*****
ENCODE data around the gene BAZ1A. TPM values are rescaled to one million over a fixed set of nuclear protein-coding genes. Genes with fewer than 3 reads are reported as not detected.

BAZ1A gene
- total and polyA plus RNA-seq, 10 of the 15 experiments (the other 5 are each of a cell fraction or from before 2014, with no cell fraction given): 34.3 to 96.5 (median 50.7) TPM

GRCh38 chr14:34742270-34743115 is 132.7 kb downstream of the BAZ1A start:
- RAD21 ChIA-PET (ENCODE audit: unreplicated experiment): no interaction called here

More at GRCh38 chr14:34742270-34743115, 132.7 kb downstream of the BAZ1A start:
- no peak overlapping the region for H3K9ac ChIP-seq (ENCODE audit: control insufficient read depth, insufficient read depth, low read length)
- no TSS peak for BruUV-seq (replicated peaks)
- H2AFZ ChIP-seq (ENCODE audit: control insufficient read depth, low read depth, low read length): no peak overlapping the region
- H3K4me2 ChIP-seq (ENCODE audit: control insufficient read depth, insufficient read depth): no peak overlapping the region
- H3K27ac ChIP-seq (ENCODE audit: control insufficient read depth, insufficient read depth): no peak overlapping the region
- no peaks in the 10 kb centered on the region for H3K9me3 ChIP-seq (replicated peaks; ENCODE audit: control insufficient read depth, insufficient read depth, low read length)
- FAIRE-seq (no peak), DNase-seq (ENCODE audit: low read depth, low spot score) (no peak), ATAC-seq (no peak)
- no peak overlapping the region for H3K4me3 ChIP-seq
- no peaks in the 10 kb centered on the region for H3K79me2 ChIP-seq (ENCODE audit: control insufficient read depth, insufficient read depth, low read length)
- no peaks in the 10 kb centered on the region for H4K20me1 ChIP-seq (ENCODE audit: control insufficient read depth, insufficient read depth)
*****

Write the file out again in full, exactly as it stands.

ENCODE data around the gene BAZ1A. TPM values are rescaled to one million over a fixed set of nuclear protein-coding genes. Genes with fewer than 3 reads are reported as not detected.

BAZ1A gene
- total and polyA plus RNA-seq, 10 of the 15 experiments (the other 5 are each of a cell fraction or from before 2014, with no cell fraction given): 34.3 to 96.5 (median 50.7) TPM

GRCh38 chr14:34742270-34743115 is 132.7 kb downstream of the BAZ1A start:
- RAD21 ChIA-PET (ENCODE audit: unreplicated experiment): no interaction called here

More at GRCh38 chr14:34742270-34743115, 132.7 kb downstream of the BAZ1A start:
- no peak overlapping the region for H3K9ac ChIP-seq (ENCODE audit: control insufficient read depth, insufficient read depth, low read length)
- no TSS peak for BruUV-seq (replicated peaks)
- H2AFZ ChIP-seq (ENCODE audit: control insufficient read depth, low read depth, low read length): no peak overlapping the region
- H3K4me2 ChIP-seq (ENCODE audit: control insufficient read depth, insufficient read depth): no peak overlapping the region
- H3K27ac ChIP-seq (ENCODE audit: control insufficient read depth, insufficient read depth): no peak overlapping the region
- no peaks in the 10 kb centered on the region for H3K9me3 ChIP-seq (replicated peaks; ENCODE audit: control insufficient read depth, insufficient read depth, low read length)
- FAIRE-seq (no peak), DNase-seq (ENCODE audit: low read depth, low spot score) (no peak), ATAC-seq (no peak)
- no peak overlapping the region for H3K4me3 ChIP-seq
- no peaks in the 10 kb centered on the region for H3K79me2 ChIP-seq (ENCODE audit: control insufficient read depth, insufficient read depth, low read length)
- no peaks in the 10 kb centered on the region for H4K20me1 ChIP-seq (ENCODE audit: control insufficient read depth, insufficient read depth)